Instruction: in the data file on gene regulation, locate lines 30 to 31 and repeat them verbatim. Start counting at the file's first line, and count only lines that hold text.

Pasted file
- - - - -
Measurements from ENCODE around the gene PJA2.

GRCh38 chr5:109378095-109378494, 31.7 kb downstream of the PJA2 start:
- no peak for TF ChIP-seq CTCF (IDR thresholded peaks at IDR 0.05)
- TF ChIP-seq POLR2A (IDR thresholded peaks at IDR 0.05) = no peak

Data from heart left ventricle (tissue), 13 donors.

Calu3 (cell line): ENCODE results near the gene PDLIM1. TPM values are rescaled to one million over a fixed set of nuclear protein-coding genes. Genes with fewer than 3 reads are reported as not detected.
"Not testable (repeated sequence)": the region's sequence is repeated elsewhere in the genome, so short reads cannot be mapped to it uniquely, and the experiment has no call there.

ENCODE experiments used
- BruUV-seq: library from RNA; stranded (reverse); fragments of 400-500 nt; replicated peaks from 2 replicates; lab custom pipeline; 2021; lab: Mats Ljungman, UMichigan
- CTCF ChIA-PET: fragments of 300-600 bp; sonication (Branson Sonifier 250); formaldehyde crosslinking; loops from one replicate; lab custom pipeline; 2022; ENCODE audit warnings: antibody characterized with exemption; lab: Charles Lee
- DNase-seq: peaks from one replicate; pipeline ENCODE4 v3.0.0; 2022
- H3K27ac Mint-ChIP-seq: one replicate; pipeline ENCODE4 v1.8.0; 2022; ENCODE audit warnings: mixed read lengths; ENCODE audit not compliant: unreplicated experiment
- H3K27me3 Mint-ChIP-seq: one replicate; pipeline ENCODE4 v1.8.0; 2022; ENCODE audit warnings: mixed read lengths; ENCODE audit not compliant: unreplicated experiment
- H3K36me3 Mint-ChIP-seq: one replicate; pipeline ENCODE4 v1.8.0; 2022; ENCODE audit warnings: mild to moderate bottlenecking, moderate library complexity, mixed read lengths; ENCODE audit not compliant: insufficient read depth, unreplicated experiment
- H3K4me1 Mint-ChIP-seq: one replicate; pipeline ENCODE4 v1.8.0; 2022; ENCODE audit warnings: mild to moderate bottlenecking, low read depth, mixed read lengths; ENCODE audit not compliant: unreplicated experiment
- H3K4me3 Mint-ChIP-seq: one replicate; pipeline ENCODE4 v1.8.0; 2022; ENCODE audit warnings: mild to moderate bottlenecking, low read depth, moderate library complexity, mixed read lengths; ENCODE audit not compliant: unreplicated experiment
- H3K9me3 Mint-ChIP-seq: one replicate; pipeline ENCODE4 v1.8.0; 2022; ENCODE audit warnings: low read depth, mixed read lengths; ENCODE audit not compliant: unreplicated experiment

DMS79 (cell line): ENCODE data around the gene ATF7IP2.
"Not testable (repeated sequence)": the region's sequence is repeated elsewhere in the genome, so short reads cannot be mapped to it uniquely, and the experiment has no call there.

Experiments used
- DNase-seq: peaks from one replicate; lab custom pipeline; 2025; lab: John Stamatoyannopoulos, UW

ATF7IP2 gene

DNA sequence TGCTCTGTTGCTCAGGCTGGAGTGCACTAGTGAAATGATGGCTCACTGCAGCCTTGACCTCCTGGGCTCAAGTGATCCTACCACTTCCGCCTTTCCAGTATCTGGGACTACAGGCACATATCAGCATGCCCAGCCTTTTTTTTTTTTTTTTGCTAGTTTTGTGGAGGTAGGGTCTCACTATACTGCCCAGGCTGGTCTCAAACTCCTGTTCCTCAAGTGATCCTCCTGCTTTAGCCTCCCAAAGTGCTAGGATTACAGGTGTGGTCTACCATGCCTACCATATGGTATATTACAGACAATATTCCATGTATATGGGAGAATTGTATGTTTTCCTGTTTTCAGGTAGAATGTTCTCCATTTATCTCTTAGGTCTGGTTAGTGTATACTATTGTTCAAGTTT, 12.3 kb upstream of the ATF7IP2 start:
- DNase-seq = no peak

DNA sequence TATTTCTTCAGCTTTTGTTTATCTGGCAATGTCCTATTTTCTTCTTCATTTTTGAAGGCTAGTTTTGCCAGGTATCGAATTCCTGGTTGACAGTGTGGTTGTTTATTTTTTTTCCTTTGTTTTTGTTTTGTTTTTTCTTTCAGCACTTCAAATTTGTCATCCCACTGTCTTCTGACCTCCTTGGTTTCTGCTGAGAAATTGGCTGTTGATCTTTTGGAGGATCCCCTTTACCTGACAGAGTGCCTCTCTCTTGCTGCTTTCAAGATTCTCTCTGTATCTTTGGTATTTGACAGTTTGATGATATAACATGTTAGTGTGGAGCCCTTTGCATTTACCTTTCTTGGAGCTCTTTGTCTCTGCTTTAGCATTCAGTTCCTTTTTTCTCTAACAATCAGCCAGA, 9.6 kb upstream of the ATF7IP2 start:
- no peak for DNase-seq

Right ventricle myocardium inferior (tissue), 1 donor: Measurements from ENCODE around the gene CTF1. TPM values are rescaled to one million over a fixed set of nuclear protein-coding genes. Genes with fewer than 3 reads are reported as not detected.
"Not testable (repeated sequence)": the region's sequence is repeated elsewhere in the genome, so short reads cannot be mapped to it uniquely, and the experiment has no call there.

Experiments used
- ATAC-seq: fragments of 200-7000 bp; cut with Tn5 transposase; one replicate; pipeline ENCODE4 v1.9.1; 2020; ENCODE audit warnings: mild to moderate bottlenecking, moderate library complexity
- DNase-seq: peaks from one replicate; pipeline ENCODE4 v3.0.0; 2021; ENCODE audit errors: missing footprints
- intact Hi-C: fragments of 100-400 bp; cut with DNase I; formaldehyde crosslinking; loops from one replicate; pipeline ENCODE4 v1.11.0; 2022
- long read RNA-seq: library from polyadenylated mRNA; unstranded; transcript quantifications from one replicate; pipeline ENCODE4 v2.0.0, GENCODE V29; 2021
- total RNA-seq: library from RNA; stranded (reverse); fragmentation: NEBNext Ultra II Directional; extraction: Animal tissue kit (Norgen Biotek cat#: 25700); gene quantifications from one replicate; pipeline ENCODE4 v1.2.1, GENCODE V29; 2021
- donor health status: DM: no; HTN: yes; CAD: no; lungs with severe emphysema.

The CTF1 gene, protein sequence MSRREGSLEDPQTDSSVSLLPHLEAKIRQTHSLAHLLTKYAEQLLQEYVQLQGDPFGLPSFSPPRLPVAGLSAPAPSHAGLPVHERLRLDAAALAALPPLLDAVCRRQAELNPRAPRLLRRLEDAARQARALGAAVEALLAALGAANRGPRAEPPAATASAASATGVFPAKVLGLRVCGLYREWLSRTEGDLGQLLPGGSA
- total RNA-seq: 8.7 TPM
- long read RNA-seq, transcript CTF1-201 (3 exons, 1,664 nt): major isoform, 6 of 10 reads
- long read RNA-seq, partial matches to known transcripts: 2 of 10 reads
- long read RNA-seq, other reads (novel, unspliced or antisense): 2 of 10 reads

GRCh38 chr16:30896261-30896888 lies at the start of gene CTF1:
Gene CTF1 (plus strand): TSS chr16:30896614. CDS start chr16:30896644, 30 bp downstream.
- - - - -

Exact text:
- ATAC-seq: fragments of 200-7000 bp; cut with Tn5 transposase; one replicate; pipeline ENCODE4 v1.9.1; 2020; ENCODE audit warnings: mild to moderate bottlenecking, moderate library complexity
- DNase-seq: peaks from one replicate; pipeline ENCODE4 v3.0.0; 2021; ENCODE audit errors: missing footprints